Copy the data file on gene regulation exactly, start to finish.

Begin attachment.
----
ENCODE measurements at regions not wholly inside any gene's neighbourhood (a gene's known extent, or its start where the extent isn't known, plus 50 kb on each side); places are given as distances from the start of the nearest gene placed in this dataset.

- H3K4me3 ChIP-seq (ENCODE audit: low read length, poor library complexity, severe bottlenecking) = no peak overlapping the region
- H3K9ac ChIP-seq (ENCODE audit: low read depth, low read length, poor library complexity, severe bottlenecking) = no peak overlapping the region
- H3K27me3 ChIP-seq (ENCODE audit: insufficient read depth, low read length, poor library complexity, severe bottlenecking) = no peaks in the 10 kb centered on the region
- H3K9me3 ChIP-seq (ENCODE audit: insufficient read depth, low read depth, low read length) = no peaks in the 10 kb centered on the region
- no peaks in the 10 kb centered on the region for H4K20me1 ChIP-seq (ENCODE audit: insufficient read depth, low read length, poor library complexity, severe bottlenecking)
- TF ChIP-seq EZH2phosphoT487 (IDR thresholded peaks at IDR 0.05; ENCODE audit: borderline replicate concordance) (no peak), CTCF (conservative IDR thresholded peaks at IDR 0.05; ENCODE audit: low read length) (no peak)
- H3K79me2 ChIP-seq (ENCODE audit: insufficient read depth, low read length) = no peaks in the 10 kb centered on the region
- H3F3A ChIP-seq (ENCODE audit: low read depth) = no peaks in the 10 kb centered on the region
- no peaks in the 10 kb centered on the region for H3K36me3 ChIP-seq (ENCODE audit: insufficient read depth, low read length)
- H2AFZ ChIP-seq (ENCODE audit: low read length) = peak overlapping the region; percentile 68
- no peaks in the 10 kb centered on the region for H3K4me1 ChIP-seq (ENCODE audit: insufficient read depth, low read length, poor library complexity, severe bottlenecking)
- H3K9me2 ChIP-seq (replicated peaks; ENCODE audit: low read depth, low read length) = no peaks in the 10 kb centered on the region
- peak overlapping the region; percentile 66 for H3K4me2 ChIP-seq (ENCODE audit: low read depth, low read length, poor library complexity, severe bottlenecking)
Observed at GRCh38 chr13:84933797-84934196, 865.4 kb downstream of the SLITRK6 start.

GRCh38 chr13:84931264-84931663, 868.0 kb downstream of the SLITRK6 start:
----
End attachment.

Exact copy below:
ENCODE measurements at regions not wholly inside any gene's neighbourhood (a gene's known extent, or its start where the extent isn't known, plus 50 kb on each side); places are given as distances from the start of the nearest gene placed in this dataset.

- H3K4me3 ChIP-seq (ENCODE audit: low read length, poor library complexity, severe bottlenecking) = no peak overlapping the region
- H3K9ac ChIP-seq (ENCODE audit: low read depth, low read length, poor library complexity, severe bottlenecking) = no peak overlapping the region
- H3K27me3 ChIP-seq (ENCODE audit: insufficient read depth, low read length, poor library complexity, severe bottlenecking) = no peaks in the 10 kb centered on the region
- H3K9me3 ChIP-seq (ENCODE audit: insufficient read depth, low read depth, low read length) = no peaks in the 10 kb centered on the region
- no peaks in the 10 kb centered on the region for H4K20me1 ChIP-seq (ENCODE audit: insufficient read depth, low read length, poor library complexity, severe bottlenecking)
- TF ChIP-seq EZH2phosphoT487 (IDR thresholded peaks at IDR 0.05; ENCODE audit: borderline replicate concordance) (no peak), CTCF (conservative IDR thresholded peaks at IDR 0.05; ENCODE audit: low read length) (no peak)
- H3K79me2 ChIP-seq (ENCODE audit: insufficient read depth, low read length) = no peaks in the 10 kb centered on the region
- H3F3A ChIP-seq (ENCODE audit: low read depth) = no peaks in the 10 kb centered on the region
- no peaks in the 10 kb centered on the region for H3K36me3 ChIP-seq (ENCODE audit: insufficient read depth, low read length)
- H2AFZ ChIP-seq (ENCODE audit: low read length) = peak overlapping the region; percentile 68
- no peaks in the 10 kb centered on the region for H3K4me1 ChIP-seq (ENCODE audit: insufficient read depth, low read length, poor library complexity, severe bottlenecking)
- H3K9me2 ChIP-seq (replicated peaks; ENCODE audit: low read depth, low read length) = no peaks in the 10 kb centered on the region
- peak overlapping the region; percentile 66 for H3K4me2 ChIP-seq (ENCODE audit: low read depth, low read length, poor library complexity, severe bottlenecking)
Observed at GRCh38 chr13:84933797-84934196, 865.4 kb downstream of the SLITRK6 start.

GRCh38 chr13:84931264-84931663, 868.0 kb downstream of the SLITRK6 start: